Not all patients are able to report their well-being in the nonclinical range, yet achieve substantial gains from treatment.Therefore, a less conservative definition of improvement may also be used for those patients who simply show a change score of at least 8.5 points. This is especially pertinent for patients who begin treatment with a markedly low (high distress) SOS-10 score or have a baseline level of well-being or distress in the clinical range. Alternatively, a drop in 8.5 points or more represents a significant decline in well-being form the previous measurement period. Using the mean group scores in the Interpretive Database (reported in Table 1) along with the established clinical cutoff score (41), the range of SOS-10 scores (0-60) was divided into 4 severity levels. These levels are as follows: Minimal (non-patient range of 41-59), Mild (33-40) was thought to encompass the range from the clinical cutoff to just below the outpatient mean, Moderate (25 – 32) distress includes scores that fall between the inpatient and outpatient mean and Severe (1 – 24) distress was thought to be determined by scores that fall below the mean of the inpatient norms. These ranges are based on the available normative data and are only intended to give a general qualitative description of a patient’s current level of self-reported distress and/or well-being. These descriptors can be used to inform but not replace clinical judgment or other measures of patient functioning (e.g., Global Assessment of Functioning). Although we feel the severity levels offer clinicians a convenient method to quickly, albeit roughly, classify a patient’s degree of distress, future research is needed to determine how congruent these distress levels are with those obtained from other well-validated and accepted instruments.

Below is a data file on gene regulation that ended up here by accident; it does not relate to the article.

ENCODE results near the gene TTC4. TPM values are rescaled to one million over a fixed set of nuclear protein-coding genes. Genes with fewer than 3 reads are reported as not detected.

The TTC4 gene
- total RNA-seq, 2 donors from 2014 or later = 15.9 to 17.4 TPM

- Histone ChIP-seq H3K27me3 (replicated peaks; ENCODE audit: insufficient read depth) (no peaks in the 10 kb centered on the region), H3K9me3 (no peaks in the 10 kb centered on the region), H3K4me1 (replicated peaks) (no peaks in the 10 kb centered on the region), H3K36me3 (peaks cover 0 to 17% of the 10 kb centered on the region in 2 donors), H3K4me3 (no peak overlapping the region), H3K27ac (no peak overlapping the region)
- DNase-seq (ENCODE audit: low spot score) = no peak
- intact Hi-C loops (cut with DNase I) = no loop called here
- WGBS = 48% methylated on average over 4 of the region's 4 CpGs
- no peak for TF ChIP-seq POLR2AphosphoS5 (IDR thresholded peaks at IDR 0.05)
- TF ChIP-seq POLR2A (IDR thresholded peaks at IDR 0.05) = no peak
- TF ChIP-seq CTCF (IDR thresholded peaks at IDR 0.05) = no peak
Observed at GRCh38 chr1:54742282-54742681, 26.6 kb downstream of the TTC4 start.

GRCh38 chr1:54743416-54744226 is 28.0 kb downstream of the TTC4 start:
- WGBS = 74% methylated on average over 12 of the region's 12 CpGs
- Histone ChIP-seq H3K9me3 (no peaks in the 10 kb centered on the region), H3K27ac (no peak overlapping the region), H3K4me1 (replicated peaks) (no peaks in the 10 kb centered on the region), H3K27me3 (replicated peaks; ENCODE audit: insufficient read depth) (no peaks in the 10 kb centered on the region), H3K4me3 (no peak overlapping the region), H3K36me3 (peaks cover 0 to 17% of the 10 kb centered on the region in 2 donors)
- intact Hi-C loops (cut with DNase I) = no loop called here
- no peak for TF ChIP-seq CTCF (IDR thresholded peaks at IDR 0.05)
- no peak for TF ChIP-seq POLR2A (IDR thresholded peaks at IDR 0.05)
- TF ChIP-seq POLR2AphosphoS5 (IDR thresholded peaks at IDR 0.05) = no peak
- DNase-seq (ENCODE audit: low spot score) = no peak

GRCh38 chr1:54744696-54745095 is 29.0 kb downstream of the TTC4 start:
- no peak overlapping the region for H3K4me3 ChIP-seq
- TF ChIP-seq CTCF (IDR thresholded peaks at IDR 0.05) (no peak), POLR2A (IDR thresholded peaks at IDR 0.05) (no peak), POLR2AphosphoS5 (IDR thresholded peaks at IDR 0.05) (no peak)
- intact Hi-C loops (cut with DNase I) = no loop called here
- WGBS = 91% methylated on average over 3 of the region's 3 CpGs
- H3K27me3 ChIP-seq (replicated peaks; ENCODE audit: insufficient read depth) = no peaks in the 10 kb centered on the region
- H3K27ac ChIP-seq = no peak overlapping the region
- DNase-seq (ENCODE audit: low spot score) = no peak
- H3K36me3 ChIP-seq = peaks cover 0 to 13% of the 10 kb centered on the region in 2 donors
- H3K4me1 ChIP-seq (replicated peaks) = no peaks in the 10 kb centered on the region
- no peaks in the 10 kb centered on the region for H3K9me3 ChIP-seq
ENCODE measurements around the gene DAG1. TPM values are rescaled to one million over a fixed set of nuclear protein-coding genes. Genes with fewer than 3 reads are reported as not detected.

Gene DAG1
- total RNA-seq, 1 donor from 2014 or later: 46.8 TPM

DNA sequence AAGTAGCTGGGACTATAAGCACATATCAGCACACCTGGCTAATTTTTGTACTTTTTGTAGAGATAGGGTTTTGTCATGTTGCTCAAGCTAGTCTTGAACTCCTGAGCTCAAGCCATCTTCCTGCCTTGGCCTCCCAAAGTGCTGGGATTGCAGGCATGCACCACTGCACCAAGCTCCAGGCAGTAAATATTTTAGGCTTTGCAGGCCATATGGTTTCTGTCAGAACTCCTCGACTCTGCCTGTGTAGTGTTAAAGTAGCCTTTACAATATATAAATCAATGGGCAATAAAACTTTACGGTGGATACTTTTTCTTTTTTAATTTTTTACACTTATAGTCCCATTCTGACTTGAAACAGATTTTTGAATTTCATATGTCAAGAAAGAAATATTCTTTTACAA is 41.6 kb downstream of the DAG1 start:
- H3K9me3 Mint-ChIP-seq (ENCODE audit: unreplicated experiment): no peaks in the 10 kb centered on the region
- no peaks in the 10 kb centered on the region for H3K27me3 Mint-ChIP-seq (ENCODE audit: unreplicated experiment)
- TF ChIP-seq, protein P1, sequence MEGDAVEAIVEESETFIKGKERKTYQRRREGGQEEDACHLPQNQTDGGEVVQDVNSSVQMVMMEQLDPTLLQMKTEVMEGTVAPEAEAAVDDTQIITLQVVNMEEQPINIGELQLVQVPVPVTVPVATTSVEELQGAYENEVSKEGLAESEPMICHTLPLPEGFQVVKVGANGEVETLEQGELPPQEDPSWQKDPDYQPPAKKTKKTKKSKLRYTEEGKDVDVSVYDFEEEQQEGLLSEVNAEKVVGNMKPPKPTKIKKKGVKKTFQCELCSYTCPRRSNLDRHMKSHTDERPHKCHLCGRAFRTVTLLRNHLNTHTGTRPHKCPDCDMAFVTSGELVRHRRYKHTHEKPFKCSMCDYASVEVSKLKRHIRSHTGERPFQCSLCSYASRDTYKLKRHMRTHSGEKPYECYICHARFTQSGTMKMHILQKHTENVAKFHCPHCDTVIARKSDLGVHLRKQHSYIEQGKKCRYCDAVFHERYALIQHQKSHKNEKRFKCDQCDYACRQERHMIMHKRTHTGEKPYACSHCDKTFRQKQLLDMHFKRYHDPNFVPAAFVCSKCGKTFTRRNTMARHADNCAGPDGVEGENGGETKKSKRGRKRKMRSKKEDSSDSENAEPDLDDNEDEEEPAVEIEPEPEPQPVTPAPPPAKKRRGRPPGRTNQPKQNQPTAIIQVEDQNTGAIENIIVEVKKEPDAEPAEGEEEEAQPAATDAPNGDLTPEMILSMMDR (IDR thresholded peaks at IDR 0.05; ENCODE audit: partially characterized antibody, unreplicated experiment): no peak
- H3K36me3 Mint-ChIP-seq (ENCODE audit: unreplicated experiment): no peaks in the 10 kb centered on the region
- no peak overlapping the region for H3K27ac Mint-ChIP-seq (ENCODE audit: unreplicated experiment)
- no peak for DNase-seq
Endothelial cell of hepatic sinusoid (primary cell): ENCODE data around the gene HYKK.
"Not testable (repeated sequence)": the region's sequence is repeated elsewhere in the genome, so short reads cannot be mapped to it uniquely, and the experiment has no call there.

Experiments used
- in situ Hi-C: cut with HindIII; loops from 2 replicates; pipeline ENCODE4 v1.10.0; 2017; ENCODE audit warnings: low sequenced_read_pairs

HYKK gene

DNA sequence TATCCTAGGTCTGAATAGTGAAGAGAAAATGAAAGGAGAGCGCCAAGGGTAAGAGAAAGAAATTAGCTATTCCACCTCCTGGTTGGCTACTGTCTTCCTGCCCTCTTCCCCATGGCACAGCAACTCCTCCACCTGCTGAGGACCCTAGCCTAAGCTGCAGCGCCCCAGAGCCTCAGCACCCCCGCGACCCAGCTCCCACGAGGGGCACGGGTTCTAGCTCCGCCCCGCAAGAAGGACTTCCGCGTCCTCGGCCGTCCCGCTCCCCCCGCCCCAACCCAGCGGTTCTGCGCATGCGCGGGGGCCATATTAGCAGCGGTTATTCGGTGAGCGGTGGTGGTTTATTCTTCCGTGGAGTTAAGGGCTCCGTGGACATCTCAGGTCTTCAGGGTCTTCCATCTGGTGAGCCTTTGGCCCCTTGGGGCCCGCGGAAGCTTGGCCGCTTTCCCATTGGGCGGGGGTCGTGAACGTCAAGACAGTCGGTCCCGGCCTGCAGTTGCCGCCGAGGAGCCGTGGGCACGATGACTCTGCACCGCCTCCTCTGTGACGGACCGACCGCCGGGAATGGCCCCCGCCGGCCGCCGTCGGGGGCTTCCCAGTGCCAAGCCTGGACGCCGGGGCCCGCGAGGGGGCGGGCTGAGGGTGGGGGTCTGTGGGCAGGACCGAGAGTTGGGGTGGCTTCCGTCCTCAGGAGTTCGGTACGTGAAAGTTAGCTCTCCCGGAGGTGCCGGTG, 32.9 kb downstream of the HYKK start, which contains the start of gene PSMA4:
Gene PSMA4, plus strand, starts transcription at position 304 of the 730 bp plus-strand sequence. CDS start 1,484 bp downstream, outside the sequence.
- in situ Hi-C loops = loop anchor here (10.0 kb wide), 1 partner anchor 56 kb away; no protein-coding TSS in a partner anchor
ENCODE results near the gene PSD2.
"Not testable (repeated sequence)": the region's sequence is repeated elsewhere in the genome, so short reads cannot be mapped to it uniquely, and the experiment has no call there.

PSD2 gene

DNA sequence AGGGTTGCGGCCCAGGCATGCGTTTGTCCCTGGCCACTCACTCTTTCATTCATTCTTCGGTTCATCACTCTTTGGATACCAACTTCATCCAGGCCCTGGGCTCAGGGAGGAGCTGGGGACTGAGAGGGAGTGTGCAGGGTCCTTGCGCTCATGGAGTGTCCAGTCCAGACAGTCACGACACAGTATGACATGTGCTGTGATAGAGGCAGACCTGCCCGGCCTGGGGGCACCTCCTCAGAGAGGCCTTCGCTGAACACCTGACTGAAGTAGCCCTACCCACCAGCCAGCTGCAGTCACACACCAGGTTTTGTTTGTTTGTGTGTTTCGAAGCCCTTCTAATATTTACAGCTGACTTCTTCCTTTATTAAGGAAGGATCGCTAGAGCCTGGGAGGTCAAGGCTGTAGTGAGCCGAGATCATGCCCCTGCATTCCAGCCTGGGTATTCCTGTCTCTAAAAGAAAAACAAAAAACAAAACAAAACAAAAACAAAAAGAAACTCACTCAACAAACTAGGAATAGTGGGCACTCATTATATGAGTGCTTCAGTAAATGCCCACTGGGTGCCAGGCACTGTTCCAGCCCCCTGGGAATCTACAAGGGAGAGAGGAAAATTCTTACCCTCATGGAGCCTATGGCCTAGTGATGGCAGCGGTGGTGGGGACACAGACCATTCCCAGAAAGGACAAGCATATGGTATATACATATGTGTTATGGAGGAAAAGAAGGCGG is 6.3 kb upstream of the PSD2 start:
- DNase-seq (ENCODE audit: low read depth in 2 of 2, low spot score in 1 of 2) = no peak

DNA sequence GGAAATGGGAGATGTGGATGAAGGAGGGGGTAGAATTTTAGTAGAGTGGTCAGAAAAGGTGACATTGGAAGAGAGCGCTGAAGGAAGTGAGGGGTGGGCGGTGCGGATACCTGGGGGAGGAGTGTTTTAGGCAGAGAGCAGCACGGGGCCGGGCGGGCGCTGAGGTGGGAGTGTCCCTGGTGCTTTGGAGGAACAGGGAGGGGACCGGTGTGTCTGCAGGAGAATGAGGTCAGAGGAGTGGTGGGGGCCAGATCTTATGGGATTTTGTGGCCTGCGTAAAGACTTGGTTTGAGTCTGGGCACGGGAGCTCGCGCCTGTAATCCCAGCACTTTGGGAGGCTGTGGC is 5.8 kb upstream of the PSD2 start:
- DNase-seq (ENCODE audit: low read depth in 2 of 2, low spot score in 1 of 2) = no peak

Psychometric Research with the SOS-10
A number of published studies have documented the reliability of the SOS-10. Blais et al. (1999) reported an internal consistency (coefficient alpha) coefficient of .96 (n = 85), and two later studies (n = 100 and n = 376 respectively) with different samples estimated alpha to be .90 3,6. Laux and Ahern (2003) report a similarly high alpha (.95) in their sample of 151 chemical dependency subjects. Two published studies have reported on the 1-week test-retest reliability (rtt) of the SOS-10. Blais et al., (1999) found the rtt of the SOS-10 to be .87 (n = 32 non-patients) and Young et al., (2003) reported an rtt = .86 (n = 101 college students). The SOS-10 interpretive database, which includes data from Blais et al. (1999) and Young et al., (2003), contains 1-week retest data on 362 non-patients. In this sample, the rtt for the SOS-10 was .88 (p < .001). Not only did the
SOS-10 scores of these 362 non-patients evidence strong retest reliability, the mean score also showed no significant change across the retest interval.